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A statement from Commissioner Jace Wolfe, Ph.D., CCC-A on over-the-counter hearing aids

Thursday, August 18, 2022

Dr. Jace Wolfe is the chief of audiology and research at Hearts for Hearing in Oklahoma City. He provides clinical services for children and adults with hearing loss and is actively engaged in research. He is an author and adjunct professor in the audiology department at the University of Oklahoma Health Sciences Center and Salus University in Elkins Park, Pennsylvania. He is vice chair of the Commission for Rehabilitation Services, which governs Oklahoma Department of Rehabilitation Services.

OKLAHOMA CITY  — This week, the United Stated Food and Drug Administration (FDA) issued a final rule that establishes a new category of over-the-counter (OTC) hearing aids. These devices may be purchased without a prescription from an audiologist or physician, and they are intended for people with mild to moderate hearing loss. It is estimated that almost 38 million Americans have hearing loss that negatively impacts their communication in daily situations. Research has shown hearing loss is linked to overall health including an increase in the likelihood of dementia and cognitive decline, social isolation and depression, diabetes, and balance difficulties and falls. Preliminary findings of recent research studies have suggested the use of hearing aids may improve overall health, and in particular, may serve to promote cognitive fitness by the provision of greater stimulation of the auditory centers of the brain and by keeping individuals with hearing loss engaged in social, recreational, and occupational activities.

Of the 38 million Americans with significant hearing loss, only about 8 million use hearing aids or other hearing assistive technology. I am hopeful that the availability of OTC hearing aids will raise awareness of the importance of good hearing and will improve access to hearing technology for individuals with mild to moderate hearing loss. It is important that the general public realizes the complexities that are often associated with hearing loss. Hearing loss, hearing abilities, and communication needs often vary considerably from one person to the next. Most individuals with hearing problems will be best served by having their hearing evaluated by a licensed audiologist. The cost of an audiological evaluation is often covered by insurance including Medicaid and Medicare. Audiologists are able to determine how an individual’s hearing loss varies across the speech frequency range, evaluate the unique hearing and communication needs of the individual, and inform the individual of the pros and cons of various interventions including OTC and prescription hearing aids, aural rehabilitation/therapy, constructive compensatory strategies, implantable hearing technologies, hearing assistive technologies, and the need for referral to a physician for medical evaluation and management.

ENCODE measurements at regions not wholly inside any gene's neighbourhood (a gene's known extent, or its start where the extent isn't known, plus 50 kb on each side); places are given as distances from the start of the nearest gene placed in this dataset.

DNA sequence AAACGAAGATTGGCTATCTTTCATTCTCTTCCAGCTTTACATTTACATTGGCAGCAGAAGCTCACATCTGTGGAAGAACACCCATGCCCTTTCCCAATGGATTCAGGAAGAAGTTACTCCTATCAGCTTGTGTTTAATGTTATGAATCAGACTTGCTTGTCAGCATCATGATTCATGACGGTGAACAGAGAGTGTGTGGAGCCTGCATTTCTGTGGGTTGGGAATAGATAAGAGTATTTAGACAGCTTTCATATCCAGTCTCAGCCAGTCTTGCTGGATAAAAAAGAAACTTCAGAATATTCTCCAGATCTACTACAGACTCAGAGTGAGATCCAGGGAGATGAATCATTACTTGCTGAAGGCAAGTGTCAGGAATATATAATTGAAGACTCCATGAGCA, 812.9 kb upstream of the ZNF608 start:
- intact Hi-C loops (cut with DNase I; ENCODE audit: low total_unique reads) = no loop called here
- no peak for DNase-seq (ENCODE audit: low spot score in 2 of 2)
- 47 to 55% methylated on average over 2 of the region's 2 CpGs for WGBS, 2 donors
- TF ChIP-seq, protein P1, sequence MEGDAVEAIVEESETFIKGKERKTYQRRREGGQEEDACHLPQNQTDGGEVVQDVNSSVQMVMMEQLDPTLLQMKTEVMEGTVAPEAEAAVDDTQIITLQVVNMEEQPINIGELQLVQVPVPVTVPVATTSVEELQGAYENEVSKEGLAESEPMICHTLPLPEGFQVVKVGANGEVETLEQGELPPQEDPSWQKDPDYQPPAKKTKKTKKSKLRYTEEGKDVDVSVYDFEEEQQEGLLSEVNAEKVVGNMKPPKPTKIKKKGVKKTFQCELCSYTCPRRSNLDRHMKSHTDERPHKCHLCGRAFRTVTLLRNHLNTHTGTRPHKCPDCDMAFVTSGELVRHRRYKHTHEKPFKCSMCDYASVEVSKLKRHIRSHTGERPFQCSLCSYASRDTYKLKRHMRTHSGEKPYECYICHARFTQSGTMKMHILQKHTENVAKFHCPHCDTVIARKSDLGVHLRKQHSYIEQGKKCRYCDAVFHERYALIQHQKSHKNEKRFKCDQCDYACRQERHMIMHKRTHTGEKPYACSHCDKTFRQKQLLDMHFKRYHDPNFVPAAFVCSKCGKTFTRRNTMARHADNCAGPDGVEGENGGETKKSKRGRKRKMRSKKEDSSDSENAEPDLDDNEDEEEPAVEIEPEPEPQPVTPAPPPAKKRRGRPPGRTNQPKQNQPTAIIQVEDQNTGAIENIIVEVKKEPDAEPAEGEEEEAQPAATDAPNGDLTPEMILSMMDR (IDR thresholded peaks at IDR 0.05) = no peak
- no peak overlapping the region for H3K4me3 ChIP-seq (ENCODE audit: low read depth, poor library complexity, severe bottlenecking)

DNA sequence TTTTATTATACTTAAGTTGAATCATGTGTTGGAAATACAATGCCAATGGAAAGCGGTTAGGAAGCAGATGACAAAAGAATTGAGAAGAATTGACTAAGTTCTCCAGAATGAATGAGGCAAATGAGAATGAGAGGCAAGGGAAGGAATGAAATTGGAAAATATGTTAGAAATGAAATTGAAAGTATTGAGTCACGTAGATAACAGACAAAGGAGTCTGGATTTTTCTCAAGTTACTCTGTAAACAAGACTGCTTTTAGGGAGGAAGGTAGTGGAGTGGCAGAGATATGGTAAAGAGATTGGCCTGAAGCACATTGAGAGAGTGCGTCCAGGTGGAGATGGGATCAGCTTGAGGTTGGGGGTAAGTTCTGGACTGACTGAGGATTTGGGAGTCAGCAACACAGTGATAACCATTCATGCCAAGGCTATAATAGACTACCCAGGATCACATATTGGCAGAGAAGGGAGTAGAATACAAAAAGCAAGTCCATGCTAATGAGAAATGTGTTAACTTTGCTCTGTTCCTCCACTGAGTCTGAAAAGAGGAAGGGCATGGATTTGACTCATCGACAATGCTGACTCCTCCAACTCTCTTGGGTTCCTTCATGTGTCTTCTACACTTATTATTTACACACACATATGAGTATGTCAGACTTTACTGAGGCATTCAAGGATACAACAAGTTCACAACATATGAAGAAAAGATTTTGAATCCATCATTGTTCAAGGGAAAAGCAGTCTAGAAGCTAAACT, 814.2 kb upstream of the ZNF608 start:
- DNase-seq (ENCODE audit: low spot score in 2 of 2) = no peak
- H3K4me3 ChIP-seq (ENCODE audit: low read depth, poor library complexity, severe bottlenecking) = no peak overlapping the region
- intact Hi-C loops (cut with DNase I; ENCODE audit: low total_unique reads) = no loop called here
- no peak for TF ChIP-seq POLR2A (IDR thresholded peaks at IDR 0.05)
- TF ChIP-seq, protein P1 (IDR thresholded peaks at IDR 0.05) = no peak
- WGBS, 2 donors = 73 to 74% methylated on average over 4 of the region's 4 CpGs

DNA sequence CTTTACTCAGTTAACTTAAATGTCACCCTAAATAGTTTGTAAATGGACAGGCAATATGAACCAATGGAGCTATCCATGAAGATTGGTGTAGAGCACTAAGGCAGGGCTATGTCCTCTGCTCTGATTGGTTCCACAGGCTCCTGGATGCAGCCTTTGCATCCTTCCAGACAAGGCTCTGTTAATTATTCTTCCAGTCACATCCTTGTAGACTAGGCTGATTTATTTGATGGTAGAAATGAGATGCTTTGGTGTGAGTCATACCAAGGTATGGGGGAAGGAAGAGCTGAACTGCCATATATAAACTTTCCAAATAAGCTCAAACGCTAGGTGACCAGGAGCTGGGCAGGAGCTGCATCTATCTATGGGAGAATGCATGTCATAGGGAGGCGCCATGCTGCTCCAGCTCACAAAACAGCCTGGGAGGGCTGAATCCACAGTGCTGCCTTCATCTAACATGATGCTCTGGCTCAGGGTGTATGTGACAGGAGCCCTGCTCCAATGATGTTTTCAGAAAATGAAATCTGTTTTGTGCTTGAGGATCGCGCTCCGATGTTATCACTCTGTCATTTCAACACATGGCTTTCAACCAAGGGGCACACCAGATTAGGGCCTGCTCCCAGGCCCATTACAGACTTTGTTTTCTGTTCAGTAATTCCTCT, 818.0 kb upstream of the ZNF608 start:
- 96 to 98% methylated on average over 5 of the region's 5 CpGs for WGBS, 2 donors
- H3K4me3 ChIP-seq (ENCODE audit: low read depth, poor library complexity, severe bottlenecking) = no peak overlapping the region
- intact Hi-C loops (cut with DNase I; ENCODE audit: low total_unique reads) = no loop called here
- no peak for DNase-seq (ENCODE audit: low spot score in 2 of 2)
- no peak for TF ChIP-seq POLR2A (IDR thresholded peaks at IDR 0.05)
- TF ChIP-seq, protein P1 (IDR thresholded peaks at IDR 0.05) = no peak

It should be noted that prescription hearing aids are often available at prices that are similar to, or sometimes less than, OTC hearing aids. Prescription hearing aids are selected and programmed to meet an individual’s unique needs, and the audiologist can complete verification measures to ensure the hearing aids are set to optimize audibility for the sounds an individual with hearing loss may miss without hearing technology. Moreover, research has indicated that many people who obtained OTC hearing aids reported a need for audiological support to maximize their comfort with and benefit from these technologies.

Much is still unknown about the level of technology that will be present in OTC hearing aids. It is likely that OTC hearing aid technology will evolve and improve over time. There is uncertainty for how individuals with hearing loss will evaluate their hearing abilities and adjust OTC hearing aids to meet their own unique needs. Once again, a licensed audiologist can identify the unique needs of an individual and complete testing to determine whether an OTC hearing aid is appropriate for that person’s needs.       


For more information

Jody Harlan, DRS Communications Director

Cell: 405-203-1318 

Last Modified on May 20, 2024